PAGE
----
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Running an Internet speed test on an LTE device is a great way to make sure you are getting all the bandwidth benefits from your 4 or 5G wireless service. It helps verify that your download speeds are actually faster than that of a 3G network. If you currently have both a wired and wireless account, a simple speed test for LTE might be all you need to negotiate a good deal from your Internet Service Provider!
How Fast Is LTE Internet?
Some mobile networks boast a whopping 36 Mbps download speed for their services. And peak data transfers have even clocked in 300 Mbps speeds on LTE (Long Term Evolution). For the average American, they won’t notice the difference between an LTE or true 4G network (or the mid stopgap which is 4G LTE). However, a great deal of connectivity for 4G LTE depends on location, coverage, and the device(s) you’re using.
A more standard high speed rate for LTE (or 4G LTE as is the common standard now) is 20-25 Mbps download. Upload speeds tend to be on the lower side of 10-15 Mbps. Each carrier is different and has a wide variety of options available–always check with your provider first.
The advent of 5G now introduces the idea of instantaneous speed. The idea that data could almost be transferred in real time–removing the data cap of transferring Megabits and instead moving into the Gigabit and Terabit range. Deutsche Telekom tested a 5G network live at this year’s IFA where they measured speeds of 3 Gbps (Gigabits per second).
For reference, it would take anywhere from 13-15 minutes for a user to download 5 Gigs of data with an average speed of 50 Mbps. A 5G-enabled device would download the same content in just four seconds.
Barring the fact that very few carriers are currently equipped to handle 5G at the moment, LTE boasts the fastest rates with the largest coverage in America currently.
Now that you know what LTE is, here’s how to test your internet and compare your results.
How to Check Your Internet Connection Speed
1. Disable Wifi
How fast is LTE compared to WiFi? Oftentimes, it’s not. To get the best readout for your LTE Network, you need to disable your WiFi connection, if present. If you’re testing your connection to your provider and your WiFi is on, the test will read the results of your wireless network, and not your phone provider’s data.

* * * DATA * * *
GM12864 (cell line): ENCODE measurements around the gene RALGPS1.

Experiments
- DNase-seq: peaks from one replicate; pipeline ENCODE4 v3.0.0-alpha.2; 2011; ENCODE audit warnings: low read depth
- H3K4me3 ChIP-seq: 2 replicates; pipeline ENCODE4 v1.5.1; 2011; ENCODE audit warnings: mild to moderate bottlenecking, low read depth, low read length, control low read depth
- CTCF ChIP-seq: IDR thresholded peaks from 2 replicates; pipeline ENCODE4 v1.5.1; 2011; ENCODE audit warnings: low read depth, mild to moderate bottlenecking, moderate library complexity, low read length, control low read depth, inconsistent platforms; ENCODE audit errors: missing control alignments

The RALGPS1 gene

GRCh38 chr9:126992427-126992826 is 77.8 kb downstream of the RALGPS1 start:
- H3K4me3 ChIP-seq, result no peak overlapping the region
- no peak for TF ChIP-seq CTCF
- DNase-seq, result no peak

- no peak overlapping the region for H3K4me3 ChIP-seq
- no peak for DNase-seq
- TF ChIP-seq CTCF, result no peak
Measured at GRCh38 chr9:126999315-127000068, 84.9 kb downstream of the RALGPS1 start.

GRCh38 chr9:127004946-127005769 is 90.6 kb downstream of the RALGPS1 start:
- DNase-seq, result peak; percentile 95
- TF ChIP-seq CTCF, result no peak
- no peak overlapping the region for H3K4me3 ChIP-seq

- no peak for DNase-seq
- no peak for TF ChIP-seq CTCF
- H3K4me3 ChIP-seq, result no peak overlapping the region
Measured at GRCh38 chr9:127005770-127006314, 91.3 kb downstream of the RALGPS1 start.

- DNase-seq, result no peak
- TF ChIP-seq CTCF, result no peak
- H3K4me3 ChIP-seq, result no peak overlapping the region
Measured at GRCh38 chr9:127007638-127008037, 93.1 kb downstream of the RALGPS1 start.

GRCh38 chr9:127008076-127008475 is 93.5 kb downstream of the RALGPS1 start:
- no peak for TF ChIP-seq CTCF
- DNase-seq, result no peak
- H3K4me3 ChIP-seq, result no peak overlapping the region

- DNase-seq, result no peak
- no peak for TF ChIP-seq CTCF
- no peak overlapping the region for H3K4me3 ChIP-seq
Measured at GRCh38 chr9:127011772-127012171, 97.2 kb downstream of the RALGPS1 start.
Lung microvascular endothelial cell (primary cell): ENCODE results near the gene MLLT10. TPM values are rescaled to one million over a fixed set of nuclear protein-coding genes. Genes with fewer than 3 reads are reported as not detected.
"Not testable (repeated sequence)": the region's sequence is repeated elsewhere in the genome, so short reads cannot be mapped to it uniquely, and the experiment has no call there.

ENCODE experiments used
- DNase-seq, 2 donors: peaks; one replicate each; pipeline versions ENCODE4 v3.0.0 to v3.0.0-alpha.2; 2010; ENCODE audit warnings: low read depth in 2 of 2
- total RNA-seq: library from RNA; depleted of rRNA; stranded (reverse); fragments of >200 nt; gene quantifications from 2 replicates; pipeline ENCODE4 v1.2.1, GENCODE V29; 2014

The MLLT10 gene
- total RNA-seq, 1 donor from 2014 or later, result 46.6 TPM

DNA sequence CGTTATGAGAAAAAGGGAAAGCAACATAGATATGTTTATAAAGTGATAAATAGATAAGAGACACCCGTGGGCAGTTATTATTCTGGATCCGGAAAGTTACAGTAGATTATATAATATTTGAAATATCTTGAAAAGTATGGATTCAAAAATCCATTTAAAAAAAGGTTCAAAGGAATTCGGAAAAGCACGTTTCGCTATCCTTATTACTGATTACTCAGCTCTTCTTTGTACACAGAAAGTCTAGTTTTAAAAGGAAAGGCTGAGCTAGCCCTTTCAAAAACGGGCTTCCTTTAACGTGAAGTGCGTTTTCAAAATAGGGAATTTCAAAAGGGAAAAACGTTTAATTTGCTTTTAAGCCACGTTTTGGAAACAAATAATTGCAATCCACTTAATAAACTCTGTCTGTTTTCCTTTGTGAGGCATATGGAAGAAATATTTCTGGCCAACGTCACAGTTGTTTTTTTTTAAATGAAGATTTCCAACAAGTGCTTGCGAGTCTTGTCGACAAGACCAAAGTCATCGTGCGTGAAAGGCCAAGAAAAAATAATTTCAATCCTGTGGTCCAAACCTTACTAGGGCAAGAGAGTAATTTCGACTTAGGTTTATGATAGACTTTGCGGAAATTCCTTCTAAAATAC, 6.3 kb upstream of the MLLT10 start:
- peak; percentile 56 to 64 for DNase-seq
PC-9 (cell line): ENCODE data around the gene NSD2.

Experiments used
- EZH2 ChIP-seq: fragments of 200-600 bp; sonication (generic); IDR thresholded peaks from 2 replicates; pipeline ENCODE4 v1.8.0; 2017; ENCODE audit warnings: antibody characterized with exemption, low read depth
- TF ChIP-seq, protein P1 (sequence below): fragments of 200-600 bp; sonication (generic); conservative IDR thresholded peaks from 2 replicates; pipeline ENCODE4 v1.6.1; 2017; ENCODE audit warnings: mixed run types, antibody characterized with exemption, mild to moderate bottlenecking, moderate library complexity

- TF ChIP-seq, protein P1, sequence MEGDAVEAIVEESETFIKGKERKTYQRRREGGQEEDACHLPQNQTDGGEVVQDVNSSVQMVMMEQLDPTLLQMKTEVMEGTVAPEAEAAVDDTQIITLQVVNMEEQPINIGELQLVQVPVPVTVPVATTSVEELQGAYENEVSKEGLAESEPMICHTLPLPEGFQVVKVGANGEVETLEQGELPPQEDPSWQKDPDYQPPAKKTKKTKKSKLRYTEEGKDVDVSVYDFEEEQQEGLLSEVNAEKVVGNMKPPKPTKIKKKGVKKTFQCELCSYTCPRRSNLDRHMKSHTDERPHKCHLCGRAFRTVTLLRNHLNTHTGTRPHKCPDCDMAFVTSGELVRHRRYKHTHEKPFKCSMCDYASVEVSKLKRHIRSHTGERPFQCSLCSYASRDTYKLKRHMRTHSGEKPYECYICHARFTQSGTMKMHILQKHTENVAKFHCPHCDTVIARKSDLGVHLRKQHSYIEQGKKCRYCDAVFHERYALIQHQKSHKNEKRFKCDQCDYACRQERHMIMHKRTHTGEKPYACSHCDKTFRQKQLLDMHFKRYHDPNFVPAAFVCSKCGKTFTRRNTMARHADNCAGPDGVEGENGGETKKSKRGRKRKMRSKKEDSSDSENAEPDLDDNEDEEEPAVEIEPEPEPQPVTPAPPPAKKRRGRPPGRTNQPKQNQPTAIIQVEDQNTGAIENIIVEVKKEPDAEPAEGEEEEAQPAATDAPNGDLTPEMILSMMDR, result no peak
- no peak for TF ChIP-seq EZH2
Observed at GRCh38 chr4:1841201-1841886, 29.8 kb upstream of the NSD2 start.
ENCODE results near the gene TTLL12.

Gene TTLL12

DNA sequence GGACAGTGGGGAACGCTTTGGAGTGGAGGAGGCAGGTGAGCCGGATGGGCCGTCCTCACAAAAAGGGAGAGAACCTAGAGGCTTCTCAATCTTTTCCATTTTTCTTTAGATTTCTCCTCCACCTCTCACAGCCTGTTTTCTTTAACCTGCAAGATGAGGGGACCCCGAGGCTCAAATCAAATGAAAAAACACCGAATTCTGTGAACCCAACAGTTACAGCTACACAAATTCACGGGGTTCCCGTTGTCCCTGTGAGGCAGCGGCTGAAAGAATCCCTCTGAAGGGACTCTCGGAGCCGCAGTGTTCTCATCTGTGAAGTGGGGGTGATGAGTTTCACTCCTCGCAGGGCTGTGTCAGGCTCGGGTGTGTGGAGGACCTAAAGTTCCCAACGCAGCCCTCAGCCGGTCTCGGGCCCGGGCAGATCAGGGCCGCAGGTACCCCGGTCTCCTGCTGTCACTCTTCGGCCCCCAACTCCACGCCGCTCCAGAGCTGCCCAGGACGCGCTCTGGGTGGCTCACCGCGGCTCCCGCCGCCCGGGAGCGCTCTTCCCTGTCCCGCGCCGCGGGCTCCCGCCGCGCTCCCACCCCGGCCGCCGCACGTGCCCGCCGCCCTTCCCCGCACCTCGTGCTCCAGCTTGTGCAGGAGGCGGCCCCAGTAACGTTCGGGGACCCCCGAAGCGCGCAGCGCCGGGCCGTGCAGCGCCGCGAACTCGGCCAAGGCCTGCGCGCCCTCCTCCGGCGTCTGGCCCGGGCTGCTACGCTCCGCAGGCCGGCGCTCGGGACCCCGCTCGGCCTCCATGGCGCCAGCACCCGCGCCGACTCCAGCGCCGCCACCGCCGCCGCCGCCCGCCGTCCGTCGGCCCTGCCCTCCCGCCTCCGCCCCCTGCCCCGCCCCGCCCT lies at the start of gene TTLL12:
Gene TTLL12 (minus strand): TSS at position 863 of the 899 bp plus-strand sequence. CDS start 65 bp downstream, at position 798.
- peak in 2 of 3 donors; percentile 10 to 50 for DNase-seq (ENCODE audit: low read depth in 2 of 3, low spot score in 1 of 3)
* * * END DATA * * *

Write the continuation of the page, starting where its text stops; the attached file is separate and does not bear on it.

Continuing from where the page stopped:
2. Choose Mobile Data
Once you’ve verified that you’re using mobile data, check the VPN for your highest available mobile data standard (on Android and iPhone, this will be in the settings, under Mobile Data–if have the option to choose between LTE and 4G, pick LTE).
3. Perform the LTE Connection Speed Test
Click the link above to access the HTML5 speed test and simply push the ”Start” button when prompted (HTML5 is the only test that will run on an iPhone, as opposed to Flash).
4. Record Your Results
Take a screenshot or write down your results. This information becomes useful if your Internet speed isn’t what it should be. Use the results to request a refund in your next billing cycle if speeds are not what you were promised.
What Is A Good Download Speed For LTE
Now that you have your results recorded – check back with your billing plan to make sure they match what you’re paying.
Earlier we referenced typical advertised speeds, but each carrier is different and promises different rates. Be sure to check first what your carrier is capable of, and then of course your individual plan. In some cases you may simply need to purchase, or upgrade to, a new plan.
Why Is My LTE So Slow
If you’ve tested and found that your LTE is running slower than you’d like, chances are it’s simply a bad service area. Metropolitan area’s receive the best speeds with the widest coverage. The further away from metropolitan coverage and towers you go, the spottier your reception may become, the worse your signal gets, and the slower your speeds go.
Check your coverage and your bars. Make sure you’re in a well serviced area. Check to make sure that you’re not in a densely covered area (sometimes even large trees can get in the way), and check to read if you’re getting the 3G, H+, or E symbols. If that’s the case, it may be time to call your provider or switch to a new one, as most of these can’t be fixed by the user.
So is LTE better than 4G? For all intents and purposes, yes. Will the average user tell the difference? Probably not.
Perform speed tests (using HTML5) whenever you’re unsure about the coverage that you’re receiving, and always relay the information back to your carrier to hold them accountable.
Unsure about your speeds? Not getting the service that your provider promised? Test your LTE network and see if you’re getting what you’re actually paying for.
Paul Williams brings a wide range of experiences to his writing. He worked extensively in technology, as a software engineer, technical writer, and now a technology writer. Known as the leader of one of the top American Spacerock bands, his forward-looking music continues to be heard all over the world.